Cycling through multiple screens

One screen is showing your state of mind, a second is showing your gauges, a third screen is showing a movie of you as you swim along. Then, there are other screens that show the fish life on the reef, the route you are taking, the water conditions and the weather on the surface. Still more screens are monitoring your fellow divers, showing their location, behaviour, breathing rate and finning style.

As you dive, keep your mind cycling through the screens. First, watch the fish swimming around you for a few minutes; then, check your gauges. Next, take note of a large rock you have just swum past. Will this make a good waypoint on the route back? Then, look around at your dive team. Is everyone still there? Is anyone lagging behind? Is anyone breathing faster than you would expect, given the conditions?

Then, give a little thought to your own status. Make sure that your fins are not brushing against the seabed, and you are maintaining a nice, long, slow breathing rate. Are you okay? Are you thinking straight? Do you sense any narcosis? Then, go back to looking at the fish. Is that a moray eel poking its head out from under that stone? Maybe your buddy would like to take a photograph of it?

Eyeing the whole and its parts

And so on. You keep your mind on the dive as a whole by focussing your attention on specific aspects of it all the time. Of course, you do not have to create a sequence in your mind. Nor does any of this need to distract from the fun of diving. The cycling through the screens is going on in the back of your mind.

Think of what you do when you drive a car. You keep an eye on your instruments, at the same time as you watch the road, at the same time as you pay attention to changing weather conditions. But you are still listening to the music on the sound system and chatting with your passengers. Maintaining situational awareness on a dive is a similar concept.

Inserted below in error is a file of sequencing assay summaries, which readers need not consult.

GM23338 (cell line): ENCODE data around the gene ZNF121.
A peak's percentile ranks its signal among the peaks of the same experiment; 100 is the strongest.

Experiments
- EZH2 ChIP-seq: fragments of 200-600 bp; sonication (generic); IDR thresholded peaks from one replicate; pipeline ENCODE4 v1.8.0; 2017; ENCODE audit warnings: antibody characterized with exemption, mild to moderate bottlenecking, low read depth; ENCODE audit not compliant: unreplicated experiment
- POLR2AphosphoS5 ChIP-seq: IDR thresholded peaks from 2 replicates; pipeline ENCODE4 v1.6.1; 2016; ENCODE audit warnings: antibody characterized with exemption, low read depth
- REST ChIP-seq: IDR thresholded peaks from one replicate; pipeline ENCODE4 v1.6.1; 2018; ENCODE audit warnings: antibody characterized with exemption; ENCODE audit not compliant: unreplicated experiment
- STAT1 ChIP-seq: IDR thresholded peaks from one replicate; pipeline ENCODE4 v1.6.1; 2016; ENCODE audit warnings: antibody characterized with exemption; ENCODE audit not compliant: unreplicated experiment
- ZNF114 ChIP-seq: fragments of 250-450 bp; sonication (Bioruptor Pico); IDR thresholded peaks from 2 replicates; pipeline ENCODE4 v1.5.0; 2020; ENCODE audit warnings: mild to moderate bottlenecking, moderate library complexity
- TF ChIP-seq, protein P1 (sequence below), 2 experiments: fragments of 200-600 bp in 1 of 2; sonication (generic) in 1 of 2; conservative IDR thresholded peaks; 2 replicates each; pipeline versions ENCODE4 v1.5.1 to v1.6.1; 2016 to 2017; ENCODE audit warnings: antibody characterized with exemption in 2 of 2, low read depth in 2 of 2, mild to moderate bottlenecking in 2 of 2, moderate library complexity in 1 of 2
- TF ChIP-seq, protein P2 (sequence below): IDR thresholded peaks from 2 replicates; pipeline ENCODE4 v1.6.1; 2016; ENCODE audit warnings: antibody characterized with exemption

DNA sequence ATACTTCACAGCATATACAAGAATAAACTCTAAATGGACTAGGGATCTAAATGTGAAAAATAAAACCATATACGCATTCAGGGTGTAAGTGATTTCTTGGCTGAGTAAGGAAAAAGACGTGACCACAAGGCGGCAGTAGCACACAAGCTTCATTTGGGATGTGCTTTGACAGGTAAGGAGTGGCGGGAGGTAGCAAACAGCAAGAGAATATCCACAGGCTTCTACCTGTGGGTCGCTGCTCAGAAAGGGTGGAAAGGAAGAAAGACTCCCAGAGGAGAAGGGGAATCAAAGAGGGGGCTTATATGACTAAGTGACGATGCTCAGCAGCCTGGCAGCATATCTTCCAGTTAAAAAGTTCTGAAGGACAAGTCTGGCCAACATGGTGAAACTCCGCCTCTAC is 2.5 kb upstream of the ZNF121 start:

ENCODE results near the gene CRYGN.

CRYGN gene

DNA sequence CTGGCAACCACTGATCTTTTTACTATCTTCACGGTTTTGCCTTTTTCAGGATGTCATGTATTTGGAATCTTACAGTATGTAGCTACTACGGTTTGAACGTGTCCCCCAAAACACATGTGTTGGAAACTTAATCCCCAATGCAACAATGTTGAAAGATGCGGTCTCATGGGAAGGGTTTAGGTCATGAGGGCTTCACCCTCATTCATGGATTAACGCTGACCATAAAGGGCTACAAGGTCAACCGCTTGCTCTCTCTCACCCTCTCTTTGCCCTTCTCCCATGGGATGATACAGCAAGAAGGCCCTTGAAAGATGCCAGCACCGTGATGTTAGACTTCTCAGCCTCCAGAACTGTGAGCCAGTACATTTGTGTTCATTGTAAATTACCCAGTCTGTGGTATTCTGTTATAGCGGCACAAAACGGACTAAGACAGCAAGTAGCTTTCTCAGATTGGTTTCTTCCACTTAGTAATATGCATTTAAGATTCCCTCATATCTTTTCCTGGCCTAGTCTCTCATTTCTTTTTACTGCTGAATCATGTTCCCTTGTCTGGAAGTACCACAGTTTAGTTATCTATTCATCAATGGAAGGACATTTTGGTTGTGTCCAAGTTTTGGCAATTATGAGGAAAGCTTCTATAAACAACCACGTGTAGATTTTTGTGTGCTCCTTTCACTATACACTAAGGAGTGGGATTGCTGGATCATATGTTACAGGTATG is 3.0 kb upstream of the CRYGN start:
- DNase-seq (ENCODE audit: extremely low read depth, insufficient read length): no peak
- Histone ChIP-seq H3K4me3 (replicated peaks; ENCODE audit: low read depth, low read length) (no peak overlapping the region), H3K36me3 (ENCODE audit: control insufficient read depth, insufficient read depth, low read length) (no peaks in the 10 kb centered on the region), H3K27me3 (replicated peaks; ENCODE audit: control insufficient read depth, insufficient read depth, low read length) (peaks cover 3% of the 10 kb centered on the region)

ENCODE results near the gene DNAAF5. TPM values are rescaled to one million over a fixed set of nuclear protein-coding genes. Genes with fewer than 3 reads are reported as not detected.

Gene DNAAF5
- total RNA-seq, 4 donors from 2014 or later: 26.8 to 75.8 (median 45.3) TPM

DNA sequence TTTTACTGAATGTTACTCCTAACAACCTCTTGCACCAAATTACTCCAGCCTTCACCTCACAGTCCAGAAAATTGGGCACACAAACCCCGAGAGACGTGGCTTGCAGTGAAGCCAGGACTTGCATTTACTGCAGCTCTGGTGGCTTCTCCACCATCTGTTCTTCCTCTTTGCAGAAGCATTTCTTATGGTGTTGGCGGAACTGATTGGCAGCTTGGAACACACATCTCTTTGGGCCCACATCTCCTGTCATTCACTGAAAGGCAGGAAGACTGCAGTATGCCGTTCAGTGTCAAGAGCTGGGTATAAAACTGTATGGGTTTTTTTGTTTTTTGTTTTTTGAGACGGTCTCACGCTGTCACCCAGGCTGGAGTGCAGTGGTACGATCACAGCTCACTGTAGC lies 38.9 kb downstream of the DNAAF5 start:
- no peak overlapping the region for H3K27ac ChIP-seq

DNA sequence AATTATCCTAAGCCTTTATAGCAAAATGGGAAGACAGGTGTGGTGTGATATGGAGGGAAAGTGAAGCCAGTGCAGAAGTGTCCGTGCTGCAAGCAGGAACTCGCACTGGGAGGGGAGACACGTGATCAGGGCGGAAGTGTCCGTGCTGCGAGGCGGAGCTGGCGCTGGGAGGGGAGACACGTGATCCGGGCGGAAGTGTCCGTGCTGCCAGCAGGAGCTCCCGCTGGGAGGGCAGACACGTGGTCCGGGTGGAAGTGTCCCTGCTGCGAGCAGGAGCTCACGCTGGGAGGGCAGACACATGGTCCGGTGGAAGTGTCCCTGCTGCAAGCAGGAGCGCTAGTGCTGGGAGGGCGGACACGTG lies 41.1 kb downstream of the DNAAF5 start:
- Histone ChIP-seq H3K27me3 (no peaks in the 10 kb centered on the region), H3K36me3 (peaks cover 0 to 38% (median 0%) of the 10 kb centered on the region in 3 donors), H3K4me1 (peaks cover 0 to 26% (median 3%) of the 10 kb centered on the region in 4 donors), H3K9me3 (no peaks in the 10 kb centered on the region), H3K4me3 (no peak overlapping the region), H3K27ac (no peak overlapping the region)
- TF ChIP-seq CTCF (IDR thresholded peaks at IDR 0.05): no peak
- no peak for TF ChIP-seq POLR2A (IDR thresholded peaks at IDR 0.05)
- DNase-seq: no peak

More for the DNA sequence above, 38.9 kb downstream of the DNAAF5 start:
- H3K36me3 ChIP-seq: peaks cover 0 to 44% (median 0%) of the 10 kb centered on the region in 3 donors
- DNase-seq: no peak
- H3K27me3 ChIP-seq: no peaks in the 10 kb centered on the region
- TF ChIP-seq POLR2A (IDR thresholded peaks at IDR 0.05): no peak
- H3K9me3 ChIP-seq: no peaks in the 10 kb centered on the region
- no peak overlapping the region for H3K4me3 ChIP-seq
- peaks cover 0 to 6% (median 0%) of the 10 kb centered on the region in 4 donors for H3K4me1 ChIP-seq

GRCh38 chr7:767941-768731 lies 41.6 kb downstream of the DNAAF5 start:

On different dives, you will find you give more attention to certain aspects of the dive than others. On the first dive in a new location, you will give more attention to your route and the landmarks. If you are diving with an inexperienced team, you will spend more time making sure they are not in difficulty.

Then again, if you are with trusted, capable buddies at a site you know well, in easy conditions, most of your time can be devoted to watching the marine life in all its glory and enjoying being at one with the ocean. But you never take your eyes off the other screens completely. You never know when the gremlins of the sea might come and bite you.

Even when you are diving with guides or instructors, do not devolve your responsibility for situational awareness to them. Instead, add them to your battery of screens. After a while, you will find that switching off your situational awareness is not even an option. Your scuba sixth sense will have become ingrained. 

Simon Pridmore is the author of the international bestsellers Scuba Fundamental: Start Diving the Right Way, Scuba Confidential: An Insider’s Guide to Becoming a Better Diver, Scuba Exceptional: Become the Best Diver You Can Be, and Scuba Professional: Insights into Sport Diver Training & Operations, which are now available in a compendium. He is also the co-author of the Diving & Snorkeling Guide to Bali and the Diving & Snorkeling Guide to Raja Ampat & Northeast Indonesia. His recent published books include The Diver Who Fell From The Sky, Dive into Taiwan, Scuba Physiological: Think You Know All About Scuba Medicine? Think Again! and the Dining with Divers series of cookbooks. For more information, please see his website at: